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Natalee Holloway's mom opposes declaring her dead
BIRMINGHAM — An attorney says the mother of missing Alabama teenager Natalee Holloway will oppose a petition by her former husband to declare their daughter dead.
Dave Holloway, a Mississippi insurance agent, filed the petition in June. A hearing on the petition is scheduled for Friday.
The 2005 disappearance of Natalee, 18, of Mountain Brook, during a trip to Aruba with friends remains unsolved.
Mr. Holloway wrote that it was his "painful" belief that his daughter is dead and recounted the years spent investigating her disappearance.
His request says the teenager didn't have a will and owned about $500 worth of personal property.
Ms. Holloway's attorney, John Q. Kelly, called the request "inexplicable" and said Natalee's mother still hopes for her daughter's safe return.
Missing moon rock found among Clinton's papers
LITTLE ROCK — An archivist sifting through the papers and memorabilia amassed during Bill Clinton's time as Arkansas governor found a moon rock brought back by the Apollo 17 mission that had mysteriously disappeared.
The rock, which weighs less than half an ounce, was found in one of the roughly 2,000 boxes of Clinton materials that are housed in Little Rock, said Bobby Roberts, who directs the Central Arkansas Library System.
The rock was collected during the 1972 Apollo 17 mission and was given to the state more than 30 years ago.
The Arkansas Democrat-Gazette first reported the rock missing last year.
Mr. Roberts said he was not sure how the rock ended up among paperwork from when Mr. Clinton served as governor, but he said he is glad it has been recovered.
An Arkansas museum employee discovered another moon rock last summer, according to the Democrat-Gazette. That piece of the moon was from the Apollo 11 mission.
Nurses at dozens of hospitals strike
SAN FRANCISCO — Nurses began picketing Thursday morning outside dozens of Northern and Central California hospitals as part of a one-day strike over benefit cuts and other concessions sought by hospital management.
The strike at 33 not-for-profit hospitals run by Kaiser Permanente and Sutter Health and at the independent Children's Hospital Oakland began at 7 a.m., said Charles Idelson, a spokesman for the California Nurses Association, which organized the strike.
The union expects nearly 23,000 nurses to walk off the job at the hospitals, which include Kaiser facilities in Oakland, San Francisco and San Jose, and the Berkeley and Oakland campuses of Alta Bates Summit Medical Center, a Sutter Health-affiliated hospital.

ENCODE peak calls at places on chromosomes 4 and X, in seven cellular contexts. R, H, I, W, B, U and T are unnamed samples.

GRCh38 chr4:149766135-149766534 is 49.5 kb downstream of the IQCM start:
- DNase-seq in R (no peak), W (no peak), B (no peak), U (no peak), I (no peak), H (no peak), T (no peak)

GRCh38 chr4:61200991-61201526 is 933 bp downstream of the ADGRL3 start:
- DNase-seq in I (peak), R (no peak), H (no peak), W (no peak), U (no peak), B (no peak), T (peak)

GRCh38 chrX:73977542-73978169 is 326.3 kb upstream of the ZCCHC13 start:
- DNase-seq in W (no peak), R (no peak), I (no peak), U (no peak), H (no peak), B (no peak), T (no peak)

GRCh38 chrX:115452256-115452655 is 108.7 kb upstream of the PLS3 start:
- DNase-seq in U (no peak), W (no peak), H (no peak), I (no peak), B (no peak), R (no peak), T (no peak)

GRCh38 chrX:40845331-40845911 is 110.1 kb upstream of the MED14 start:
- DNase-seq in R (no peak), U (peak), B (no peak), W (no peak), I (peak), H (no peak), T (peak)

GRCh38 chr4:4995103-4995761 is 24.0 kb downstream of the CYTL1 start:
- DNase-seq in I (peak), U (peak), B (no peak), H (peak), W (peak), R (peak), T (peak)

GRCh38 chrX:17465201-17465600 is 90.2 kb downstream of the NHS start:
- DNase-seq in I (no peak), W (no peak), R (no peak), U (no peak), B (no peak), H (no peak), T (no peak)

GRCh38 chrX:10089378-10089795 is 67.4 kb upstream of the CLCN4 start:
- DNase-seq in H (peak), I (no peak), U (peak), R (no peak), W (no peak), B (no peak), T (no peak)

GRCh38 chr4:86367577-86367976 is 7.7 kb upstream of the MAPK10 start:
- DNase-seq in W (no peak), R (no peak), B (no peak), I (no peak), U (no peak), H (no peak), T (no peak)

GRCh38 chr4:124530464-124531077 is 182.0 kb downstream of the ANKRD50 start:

Hospital officials said they have made preparations for the strike. Some Sutter Health facilities are expected to bring in replacement nurses, as is Children's Hospital Oakland.
Children's Hospital also has rescheduled elective surgeries, said Erin Goldsmith, a hospital spokeswoman.
The focus of the planned strike is Sutter Health, where contract talks are under way at a number of hospitals.
Transit agency backed in '93 WTC bombing case
ALBANY — New York's top court on Thursday found the World Trade Center managers immune from negligence claims for failing to deter the 1993 parking garage bombing that killed six people and injured about 1,000.
The Court of Appeals, divided 4-3 in reversing lower courts, concluded that the Port Authority of New York and New Jersey, which runs area airports and owns the trade center site, is entitled to government immunity for its security measures at the building.
The decision is unlikely to affect settled claims but could mean the transit agency doesn't have to pay those that are still outstanding.
About 200 claims in the case were filed by 648 plaintiffs, and most have been settled privately. A handful of personal injury claims remain, plus one for business interruption by tenant Cantor Fitzgerald seeking hundreds of millions of dollars.
Prisons end special last meals in executions
HOUSTON — Texas prison officials say they're stopping the practice of special last meals for inmates facing execution, after a state senator complained about an extensive request from a man involved in a notorious dragging death.
Sen. John Whitmire said Thursday that he wanted the "ridiculous" and "inappropriate" practice ended or he would seek a state statute banning it. Prisons director Brad Livingston agreed and said the practice was ending immediately. He said condemned inmates will get the same meal as other offenders.
The meal request from Lawrence Russell Brewer, who was executed Wednesday for the hate crime slaying of James Byrd Jr., included two chicken-fried steaks, a bacon cheeseburger, a pound of barbecue, a pint of ice cream, a pizza and fudge.
Prison officials said Brewer didn't eat any of it.
• From wire dispatches and staff reports
By Mangosuthu Buthelezi
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